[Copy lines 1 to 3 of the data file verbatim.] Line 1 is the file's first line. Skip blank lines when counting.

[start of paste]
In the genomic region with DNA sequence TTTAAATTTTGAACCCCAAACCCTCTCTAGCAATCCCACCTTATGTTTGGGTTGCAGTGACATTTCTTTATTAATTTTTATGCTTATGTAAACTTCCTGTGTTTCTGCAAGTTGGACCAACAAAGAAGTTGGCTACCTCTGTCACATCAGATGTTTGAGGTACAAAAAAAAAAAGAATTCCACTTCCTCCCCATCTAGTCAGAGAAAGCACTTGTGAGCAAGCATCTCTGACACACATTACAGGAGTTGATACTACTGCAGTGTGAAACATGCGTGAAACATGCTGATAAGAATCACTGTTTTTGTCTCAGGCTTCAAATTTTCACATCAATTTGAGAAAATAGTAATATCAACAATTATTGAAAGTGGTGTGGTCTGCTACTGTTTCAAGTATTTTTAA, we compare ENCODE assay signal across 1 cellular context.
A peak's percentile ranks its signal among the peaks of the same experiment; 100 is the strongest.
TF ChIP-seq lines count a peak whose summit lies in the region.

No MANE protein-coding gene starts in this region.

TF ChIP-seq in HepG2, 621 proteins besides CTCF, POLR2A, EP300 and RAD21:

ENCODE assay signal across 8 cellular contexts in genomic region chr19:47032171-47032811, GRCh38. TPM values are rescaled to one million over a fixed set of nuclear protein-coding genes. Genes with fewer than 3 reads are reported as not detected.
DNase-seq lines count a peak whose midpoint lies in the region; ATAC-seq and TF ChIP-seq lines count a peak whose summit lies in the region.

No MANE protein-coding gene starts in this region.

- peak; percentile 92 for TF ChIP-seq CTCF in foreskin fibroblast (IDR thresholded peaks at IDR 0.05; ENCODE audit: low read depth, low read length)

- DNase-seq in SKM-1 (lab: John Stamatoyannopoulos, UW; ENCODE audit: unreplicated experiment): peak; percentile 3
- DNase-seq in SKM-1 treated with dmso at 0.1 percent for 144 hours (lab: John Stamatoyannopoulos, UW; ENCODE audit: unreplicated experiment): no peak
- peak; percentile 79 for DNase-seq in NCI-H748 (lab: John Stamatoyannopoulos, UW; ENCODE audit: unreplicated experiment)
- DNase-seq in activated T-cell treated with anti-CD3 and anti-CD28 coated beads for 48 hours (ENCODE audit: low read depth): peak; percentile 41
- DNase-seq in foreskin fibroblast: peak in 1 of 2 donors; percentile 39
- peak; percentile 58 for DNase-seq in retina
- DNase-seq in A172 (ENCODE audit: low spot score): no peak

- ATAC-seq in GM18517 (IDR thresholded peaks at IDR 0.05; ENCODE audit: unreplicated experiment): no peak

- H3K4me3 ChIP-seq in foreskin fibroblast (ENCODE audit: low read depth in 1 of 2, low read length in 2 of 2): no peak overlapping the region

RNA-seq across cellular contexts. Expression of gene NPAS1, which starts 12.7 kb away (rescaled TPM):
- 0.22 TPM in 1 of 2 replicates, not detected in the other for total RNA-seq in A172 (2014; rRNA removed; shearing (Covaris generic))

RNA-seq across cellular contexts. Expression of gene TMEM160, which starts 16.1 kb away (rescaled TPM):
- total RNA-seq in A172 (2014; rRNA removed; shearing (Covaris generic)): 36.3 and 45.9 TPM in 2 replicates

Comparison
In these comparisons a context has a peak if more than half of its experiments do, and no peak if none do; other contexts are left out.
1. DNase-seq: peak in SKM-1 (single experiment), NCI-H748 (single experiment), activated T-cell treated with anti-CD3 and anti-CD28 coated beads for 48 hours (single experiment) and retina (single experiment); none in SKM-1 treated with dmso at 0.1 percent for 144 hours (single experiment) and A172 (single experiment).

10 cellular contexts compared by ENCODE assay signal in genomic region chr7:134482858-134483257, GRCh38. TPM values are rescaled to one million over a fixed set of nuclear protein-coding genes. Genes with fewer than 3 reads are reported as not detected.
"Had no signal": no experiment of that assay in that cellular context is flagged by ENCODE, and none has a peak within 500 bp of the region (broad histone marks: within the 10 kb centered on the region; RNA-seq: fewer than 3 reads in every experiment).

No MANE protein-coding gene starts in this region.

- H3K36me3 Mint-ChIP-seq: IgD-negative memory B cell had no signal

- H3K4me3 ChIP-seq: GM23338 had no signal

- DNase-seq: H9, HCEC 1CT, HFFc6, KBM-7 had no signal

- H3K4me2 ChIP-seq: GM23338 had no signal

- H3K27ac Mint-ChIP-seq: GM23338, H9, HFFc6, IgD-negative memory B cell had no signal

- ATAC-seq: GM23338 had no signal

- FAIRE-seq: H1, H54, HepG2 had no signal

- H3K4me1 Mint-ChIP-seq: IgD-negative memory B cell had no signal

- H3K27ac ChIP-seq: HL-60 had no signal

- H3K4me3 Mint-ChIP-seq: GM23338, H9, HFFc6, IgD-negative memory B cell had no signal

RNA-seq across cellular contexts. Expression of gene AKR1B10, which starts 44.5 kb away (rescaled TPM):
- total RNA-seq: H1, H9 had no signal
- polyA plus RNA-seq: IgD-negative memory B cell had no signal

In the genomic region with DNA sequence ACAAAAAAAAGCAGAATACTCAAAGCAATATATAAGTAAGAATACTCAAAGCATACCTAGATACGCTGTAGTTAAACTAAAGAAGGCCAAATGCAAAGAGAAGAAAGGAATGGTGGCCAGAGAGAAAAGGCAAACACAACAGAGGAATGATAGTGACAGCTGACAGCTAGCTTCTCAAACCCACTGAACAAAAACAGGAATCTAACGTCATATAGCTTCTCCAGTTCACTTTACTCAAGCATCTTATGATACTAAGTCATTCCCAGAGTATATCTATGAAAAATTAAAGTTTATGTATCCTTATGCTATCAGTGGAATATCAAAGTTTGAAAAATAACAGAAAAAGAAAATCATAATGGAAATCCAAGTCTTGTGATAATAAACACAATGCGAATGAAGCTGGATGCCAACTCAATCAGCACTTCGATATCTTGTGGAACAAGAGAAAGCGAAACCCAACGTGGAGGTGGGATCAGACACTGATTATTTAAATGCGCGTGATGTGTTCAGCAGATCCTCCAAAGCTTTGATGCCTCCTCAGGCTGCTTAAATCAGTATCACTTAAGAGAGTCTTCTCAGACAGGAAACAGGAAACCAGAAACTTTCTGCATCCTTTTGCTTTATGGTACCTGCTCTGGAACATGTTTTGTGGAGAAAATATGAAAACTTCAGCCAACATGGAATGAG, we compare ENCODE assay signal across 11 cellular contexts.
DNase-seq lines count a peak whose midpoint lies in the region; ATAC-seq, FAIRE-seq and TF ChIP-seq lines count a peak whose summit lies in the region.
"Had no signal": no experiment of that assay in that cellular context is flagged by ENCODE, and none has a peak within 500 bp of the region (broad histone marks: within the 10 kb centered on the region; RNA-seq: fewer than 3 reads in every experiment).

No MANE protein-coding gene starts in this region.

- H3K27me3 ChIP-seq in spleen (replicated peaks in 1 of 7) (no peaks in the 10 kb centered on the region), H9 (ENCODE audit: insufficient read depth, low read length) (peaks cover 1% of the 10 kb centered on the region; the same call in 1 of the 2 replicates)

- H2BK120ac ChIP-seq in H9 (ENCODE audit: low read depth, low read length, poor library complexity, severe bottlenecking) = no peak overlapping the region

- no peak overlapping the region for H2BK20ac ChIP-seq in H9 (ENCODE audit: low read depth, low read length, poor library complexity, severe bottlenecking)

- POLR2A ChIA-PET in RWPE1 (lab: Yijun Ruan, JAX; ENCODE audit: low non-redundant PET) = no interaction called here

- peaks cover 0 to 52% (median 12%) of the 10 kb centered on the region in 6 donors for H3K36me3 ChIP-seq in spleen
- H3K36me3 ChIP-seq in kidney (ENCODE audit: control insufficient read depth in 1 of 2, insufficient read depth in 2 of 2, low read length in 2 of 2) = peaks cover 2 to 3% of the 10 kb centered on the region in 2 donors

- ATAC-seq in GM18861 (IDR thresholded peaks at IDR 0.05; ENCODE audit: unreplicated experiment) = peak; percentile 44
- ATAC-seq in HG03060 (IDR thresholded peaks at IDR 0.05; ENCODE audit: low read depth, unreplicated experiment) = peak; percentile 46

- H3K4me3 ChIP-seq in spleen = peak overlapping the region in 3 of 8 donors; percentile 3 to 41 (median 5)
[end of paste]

In the genomic region with DNA sequence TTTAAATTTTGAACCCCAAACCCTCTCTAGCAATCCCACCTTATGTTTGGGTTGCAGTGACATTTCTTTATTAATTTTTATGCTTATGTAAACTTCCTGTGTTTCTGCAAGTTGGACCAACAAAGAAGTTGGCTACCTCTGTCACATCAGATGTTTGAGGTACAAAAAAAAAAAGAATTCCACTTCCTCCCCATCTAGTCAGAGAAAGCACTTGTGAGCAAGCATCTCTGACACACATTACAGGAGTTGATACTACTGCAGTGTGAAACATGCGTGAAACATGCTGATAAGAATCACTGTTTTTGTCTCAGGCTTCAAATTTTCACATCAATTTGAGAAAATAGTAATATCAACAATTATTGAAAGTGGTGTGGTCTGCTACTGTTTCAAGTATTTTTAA, we compare ENCODE assay signal across 1 cellular context.
A peak's percentile ranks its signal among the peaks of the same experiment; 100 is the strongest.
TF ChIP-seq lines count a peak whose summit lies in the region.